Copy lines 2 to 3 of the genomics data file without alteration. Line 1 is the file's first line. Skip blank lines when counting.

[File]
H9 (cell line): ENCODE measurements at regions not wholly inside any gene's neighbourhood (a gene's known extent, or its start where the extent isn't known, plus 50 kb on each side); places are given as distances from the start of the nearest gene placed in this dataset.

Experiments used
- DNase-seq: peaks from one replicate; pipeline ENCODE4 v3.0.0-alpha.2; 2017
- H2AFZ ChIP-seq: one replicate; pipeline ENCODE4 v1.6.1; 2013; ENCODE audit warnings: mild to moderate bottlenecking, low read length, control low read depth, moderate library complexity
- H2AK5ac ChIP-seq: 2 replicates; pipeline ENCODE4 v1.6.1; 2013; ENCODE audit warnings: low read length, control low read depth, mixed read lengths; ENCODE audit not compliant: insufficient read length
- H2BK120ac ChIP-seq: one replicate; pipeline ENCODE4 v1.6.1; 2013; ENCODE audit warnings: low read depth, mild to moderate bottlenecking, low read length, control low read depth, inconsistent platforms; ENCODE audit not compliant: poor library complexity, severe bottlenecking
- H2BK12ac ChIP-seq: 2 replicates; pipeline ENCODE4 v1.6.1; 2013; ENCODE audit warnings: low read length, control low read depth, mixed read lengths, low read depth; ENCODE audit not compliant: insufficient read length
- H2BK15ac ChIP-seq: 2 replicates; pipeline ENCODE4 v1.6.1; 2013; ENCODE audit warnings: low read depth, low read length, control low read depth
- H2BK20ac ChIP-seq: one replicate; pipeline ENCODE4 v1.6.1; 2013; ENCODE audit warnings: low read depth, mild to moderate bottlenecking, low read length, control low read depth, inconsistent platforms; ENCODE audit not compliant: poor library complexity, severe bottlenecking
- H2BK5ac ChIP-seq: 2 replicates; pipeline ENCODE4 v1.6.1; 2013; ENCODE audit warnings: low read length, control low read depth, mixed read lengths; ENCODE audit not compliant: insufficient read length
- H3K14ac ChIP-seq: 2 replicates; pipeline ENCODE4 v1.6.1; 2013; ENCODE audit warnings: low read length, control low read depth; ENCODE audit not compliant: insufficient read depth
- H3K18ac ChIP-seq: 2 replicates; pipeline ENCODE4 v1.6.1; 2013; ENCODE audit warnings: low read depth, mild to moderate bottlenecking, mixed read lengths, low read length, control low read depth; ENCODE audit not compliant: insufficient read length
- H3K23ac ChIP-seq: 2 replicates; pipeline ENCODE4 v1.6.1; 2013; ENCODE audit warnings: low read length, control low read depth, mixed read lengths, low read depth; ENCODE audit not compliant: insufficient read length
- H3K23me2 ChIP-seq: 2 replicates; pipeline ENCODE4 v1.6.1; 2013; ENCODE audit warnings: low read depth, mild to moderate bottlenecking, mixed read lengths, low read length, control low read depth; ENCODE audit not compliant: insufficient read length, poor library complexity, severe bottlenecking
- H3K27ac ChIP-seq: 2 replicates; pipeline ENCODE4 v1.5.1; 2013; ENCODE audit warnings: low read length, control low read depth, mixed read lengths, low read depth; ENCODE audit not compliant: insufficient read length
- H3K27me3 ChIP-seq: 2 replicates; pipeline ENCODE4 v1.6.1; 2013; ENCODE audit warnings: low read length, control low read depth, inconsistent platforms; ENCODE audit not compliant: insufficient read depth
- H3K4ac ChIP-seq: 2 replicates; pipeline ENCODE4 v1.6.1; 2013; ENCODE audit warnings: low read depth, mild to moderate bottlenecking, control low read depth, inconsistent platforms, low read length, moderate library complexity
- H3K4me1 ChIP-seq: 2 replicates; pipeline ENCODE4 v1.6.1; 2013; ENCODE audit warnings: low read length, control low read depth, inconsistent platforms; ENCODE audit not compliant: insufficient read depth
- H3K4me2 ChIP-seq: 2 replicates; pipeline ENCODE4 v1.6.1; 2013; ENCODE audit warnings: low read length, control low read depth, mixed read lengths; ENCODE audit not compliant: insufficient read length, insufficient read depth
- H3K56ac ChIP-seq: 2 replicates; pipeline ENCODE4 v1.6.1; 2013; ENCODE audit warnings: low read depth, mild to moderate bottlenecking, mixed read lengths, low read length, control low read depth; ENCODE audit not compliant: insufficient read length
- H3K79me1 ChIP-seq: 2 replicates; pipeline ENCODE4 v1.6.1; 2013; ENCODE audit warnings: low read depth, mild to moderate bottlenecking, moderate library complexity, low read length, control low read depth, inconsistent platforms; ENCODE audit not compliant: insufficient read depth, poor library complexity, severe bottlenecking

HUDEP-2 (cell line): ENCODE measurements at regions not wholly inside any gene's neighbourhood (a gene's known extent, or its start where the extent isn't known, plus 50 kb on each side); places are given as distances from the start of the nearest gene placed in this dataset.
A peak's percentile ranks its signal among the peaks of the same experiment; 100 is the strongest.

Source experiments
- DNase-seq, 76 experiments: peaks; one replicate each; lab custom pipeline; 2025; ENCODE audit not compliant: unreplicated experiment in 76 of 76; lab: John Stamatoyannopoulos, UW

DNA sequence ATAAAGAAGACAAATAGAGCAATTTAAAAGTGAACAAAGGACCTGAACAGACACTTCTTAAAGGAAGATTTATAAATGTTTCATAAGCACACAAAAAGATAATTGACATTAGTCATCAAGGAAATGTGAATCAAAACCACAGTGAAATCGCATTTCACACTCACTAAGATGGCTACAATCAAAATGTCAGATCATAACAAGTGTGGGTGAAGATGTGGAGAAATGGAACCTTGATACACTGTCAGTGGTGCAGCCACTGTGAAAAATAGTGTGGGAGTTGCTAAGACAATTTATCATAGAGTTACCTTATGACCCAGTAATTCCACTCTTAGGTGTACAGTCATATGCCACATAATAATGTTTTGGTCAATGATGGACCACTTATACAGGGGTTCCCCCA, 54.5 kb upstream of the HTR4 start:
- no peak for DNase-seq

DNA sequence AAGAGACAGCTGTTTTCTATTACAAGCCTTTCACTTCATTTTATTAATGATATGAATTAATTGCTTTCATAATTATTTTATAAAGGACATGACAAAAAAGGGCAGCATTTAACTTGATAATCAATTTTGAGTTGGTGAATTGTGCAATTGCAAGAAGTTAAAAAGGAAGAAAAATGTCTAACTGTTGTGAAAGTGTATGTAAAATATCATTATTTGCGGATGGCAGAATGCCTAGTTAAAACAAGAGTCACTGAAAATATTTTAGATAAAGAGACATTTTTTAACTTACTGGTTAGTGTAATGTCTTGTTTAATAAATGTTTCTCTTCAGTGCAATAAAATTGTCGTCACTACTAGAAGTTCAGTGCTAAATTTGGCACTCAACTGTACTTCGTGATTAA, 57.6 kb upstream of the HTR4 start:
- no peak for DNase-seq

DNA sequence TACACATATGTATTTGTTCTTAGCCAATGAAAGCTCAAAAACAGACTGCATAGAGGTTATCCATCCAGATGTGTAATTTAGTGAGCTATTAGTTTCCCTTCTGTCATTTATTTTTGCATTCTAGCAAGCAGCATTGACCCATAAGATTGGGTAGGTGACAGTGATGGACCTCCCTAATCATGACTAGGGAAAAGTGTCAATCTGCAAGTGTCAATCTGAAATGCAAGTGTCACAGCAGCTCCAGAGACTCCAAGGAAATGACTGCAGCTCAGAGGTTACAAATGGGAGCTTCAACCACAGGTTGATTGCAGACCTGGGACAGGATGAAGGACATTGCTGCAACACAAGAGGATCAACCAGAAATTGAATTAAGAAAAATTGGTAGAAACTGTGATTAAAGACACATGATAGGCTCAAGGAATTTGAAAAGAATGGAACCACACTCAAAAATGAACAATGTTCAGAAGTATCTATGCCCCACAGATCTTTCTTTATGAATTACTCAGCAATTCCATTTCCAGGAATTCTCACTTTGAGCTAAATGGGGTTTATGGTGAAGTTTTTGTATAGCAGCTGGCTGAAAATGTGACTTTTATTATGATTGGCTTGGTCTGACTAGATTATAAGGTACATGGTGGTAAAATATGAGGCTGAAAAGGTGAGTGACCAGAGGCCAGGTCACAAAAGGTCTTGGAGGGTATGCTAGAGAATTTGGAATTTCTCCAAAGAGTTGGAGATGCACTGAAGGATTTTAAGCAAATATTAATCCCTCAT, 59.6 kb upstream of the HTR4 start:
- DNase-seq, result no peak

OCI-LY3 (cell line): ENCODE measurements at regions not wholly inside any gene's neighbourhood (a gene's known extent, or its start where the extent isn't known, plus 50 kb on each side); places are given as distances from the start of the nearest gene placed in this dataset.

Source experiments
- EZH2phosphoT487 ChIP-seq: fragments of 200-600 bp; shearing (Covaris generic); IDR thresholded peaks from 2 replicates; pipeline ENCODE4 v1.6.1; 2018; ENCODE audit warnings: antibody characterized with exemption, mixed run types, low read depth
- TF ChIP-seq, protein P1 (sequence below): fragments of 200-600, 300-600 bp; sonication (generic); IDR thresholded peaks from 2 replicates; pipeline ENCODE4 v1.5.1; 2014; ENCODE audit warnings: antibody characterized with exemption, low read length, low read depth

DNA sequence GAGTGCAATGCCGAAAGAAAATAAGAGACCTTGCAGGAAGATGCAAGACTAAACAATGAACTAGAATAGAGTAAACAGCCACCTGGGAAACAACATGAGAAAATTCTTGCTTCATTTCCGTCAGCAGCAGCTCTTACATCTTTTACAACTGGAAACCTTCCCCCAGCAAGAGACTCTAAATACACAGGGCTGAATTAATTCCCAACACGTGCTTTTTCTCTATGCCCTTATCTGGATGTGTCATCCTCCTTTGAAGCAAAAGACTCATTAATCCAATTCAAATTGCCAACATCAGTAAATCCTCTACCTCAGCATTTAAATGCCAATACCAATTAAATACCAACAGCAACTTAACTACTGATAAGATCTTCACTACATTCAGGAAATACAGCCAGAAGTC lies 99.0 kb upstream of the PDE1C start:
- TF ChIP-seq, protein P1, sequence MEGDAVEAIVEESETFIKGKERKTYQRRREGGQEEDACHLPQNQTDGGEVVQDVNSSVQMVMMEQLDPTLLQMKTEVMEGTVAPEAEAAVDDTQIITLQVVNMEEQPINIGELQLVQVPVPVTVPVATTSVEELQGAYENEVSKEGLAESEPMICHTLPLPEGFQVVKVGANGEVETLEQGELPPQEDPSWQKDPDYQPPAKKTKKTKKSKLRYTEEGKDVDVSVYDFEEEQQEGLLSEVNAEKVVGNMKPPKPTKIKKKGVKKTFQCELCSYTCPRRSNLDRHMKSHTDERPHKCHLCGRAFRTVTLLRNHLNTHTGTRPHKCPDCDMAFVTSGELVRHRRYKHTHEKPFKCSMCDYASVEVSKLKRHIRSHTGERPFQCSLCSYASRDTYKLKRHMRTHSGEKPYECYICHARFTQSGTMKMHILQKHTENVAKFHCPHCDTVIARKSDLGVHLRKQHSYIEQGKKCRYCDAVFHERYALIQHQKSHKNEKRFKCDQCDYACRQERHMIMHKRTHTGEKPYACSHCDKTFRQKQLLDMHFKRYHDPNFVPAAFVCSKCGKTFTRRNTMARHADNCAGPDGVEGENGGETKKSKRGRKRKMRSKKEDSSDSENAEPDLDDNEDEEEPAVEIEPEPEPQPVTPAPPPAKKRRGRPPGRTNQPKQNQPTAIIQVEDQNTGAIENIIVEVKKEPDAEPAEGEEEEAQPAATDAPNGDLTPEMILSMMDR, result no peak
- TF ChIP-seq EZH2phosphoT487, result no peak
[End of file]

Experiments used
- DNase-seq: peaks from one replicate; pipeline ENCODE4 v3.0.0-alpha.2; 2017